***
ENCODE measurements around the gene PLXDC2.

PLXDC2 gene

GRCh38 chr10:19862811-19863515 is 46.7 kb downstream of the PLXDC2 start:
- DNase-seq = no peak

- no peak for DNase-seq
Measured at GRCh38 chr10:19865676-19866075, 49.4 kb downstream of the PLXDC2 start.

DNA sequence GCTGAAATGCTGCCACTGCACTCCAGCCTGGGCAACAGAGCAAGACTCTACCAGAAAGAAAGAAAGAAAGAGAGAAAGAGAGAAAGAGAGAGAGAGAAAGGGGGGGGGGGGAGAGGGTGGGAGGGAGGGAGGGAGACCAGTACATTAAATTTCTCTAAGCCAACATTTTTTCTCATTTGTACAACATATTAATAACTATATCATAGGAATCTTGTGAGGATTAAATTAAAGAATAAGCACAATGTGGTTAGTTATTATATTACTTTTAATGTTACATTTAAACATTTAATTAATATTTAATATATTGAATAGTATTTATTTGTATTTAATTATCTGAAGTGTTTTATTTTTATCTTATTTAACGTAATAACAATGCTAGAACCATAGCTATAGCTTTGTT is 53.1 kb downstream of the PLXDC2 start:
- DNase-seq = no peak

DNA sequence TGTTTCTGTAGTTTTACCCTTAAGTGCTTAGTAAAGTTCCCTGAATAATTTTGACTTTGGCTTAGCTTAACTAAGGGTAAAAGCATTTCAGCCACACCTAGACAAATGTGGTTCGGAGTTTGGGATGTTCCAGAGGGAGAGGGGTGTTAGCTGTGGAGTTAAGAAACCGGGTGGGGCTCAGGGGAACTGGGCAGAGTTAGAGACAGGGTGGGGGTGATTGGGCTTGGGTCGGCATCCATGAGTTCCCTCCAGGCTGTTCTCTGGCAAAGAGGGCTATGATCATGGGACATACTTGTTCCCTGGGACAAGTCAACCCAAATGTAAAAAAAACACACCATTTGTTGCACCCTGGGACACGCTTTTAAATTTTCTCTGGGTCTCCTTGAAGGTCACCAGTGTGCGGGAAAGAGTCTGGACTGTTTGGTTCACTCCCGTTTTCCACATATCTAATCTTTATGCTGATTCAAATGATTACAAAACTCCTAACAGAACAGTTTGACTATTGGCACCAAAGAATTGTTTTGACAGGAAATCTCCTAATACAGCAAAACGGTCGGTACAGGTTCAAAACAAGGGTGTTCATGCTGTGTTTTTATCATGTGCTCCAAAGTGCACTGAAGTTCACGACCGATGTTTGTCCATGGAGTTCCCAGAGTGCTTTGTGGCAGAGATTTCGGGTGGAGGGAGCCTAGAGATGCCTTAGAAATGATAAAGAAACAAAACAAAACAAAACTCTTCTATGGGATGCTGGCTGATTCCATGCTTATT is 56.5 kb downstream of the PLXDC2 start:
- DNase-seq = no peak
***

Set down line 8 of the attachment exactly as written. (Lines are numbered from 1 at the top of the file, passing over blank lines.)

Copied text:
- DNase-seq = no peak